The key to the growth of our Facebook community was that I seeded almost all of the initial content and was meticulous about modeling the behavior I wanted to see. At first, it was just me posting links that I thought were interesting and @mentioning people in the comments to get them to engage.
As I added people to the group, I would welcome them individually by name and ask them what they were working on. Eventually my example caught on and it became a regular occurrence. People in your community will emulate the things that they see the most visible members doing.
Step 2: Growth.
Ok, now you’ve got a core group of highly engaged community members. It’s time to grow. These tips will help you as you expand.
Host Consistent meetings / events.
When people leave communities, it’s often not on purpose. More often people just sort of fade out over time because events are happening infrequently or they have other priorities that take precedence. The best way to combat this is to be religiously consistent with what you do and when.
Find a place where you can get together every single week. It could be a CS Lounge, a coffee shop with wifi, your favorite restaurant. It doesn’t matter. Meet there every week and do something as a group.
Even if you’re the only one there sometimes, it’s important to stick to your schedule. You want people to think of your community as a permanent fixture, not a fleeting fad.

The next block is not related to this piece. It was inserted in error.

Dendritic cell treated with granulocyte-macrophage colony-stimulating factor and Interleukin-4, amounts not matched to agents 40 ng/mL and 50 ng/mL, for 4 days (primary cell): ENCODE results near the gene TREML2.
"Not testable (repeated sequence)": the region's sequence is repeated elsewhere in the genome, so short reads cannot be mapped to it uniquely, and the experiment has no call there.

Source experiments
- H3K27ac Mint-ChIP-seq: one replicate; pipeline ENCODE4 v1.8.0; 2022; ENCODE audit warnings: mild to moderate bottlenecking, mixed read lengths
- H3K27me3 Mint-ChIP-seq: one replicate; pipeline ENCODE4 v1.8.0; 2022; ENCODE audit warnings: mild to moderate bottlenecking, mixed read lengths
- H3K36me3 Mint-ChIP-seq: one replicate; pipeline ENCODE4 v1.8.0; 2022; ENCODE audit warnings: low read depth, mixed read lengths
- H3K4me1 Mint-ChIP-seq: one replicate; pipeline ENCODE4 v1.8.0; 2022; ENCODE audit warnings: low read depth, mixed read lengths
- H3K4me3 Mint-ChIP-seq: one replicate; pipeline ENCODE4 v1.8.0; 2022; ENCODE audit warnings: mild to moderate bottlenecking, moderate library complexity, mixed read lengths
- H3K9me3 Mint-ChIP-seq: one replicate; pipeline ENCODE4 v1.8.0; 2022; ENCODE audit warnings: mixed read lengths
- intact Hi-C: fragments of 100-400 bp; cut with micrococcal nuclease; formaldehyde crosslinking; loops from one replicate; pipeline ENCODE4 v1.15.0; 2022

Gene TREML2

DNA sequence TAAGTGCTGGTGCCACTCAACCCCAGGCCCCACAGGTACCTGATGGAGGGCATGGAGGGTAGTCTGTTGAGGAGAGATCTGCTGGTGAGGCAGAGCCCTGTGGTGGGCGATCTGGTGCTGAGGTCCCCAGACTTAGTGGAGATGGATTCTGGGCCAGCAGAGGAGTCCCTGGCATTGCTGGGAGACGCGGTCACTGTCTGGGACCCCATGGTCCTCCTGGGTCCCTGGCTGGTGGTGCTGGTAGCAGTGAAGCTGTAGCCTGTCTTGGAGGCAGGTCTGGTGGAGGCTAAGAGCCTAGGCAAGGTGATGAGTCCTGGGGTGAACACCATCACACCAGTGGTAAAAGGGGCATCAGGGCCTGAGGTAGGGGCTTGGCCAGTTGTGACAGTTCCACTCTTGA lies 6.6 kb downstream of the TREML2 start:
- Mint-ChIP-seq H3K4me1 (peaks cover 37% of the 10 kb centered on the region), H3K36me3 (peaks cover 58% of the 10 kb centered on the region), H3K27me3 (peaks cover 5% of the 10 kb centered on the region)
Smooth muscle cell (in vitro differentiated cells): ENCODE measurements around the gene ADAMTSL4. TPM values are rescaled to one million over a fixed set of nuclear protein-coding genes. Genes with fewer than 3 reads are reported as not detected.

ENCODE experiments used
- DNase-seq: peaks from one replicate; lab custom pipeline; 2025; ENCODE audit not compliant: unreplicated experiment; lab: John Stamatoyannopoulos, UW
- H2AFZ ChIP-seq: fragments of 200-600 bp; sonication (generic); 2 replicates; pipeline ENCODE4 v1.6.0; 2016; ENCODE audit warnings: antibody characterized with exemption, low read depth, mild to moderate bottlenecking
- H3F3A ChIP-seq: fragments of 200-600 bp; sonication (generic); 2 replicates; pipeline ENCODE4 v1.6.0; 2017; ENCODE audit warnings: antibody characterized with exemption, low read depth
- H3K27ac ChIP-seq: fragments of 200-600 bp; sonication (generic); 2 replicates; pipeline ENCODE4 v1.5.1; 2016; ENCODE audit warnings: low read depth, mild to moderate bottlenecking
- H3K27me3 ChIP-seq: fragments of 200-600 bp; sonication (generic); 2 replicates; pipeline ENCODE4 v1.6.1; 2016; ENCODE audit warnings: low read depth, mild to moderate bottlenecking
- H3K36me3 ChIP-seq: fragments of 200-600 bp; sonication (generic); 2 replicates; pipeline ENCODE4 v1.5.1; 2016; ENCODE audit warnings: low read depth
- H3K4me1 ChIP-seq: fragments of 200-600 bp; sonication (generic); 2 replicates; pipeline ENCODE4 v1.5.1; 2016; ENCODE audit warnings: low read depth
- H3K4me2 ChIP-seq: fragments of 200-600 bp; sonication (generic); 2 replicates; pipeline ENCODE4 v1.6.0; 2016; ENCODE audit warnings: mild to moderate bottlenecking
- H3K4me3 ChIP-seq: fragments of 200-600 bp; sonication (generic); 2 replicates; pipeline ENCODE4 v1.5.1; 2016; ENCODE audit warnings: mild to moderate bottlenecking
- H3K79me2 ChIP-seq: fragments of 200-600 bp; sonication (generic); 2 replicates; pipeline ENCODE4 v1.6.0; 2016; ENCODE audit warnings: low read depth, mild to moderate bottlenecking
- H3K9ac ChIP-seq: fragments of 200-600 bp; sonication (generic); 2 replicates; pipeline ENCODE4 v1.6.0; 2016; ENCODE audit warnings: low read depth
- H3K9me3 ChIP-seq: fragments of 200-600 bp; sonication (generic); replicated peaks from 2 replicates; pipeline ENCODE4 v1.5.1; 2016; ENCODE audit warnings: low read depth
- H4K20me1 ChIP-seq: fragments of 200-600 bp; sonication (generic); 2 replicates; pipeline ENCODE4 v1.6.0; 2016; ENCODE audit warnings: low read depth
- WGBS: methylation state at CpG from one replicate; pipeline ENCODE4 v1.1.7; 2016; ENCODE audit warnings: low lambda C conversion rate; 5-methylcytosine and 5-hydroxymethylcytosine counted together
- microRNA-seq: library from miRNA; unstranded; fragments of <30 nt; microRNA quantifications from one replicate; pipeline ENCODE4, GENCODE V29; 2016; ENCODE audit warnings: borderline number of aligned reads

Invite people relentlessly.
I have this catch phrase around the Major League Hacking office, “the hard part isn’t building something, it’s following through.” As hackers, we’re trained to build things quickly as prototypes, but we often have zero practice actually turning them into production systems. And quite frankly, follow-through on most projects is usually tedious and boring, which makes it significantly less appealing than the launch itself.
Growing your community is no exception. Lots of people I talk to have the “if you build it, they will come” mentality towards communities and events. This couldn’t be further from reality.
Lots of people I talk to have the “if you build it, they will come” mentality towards communities and events. This couldn’t be further from reality.
You might be able to organize the best events in the world and have amazing resources for your members, but if nobody is showing up to take advantage of those, then you’re wasting your time. Spamming out Facebook event invites isn’t going to help you recruit new, high quality members either. People just ignore those and it feels very impersonal. You need a real strategy.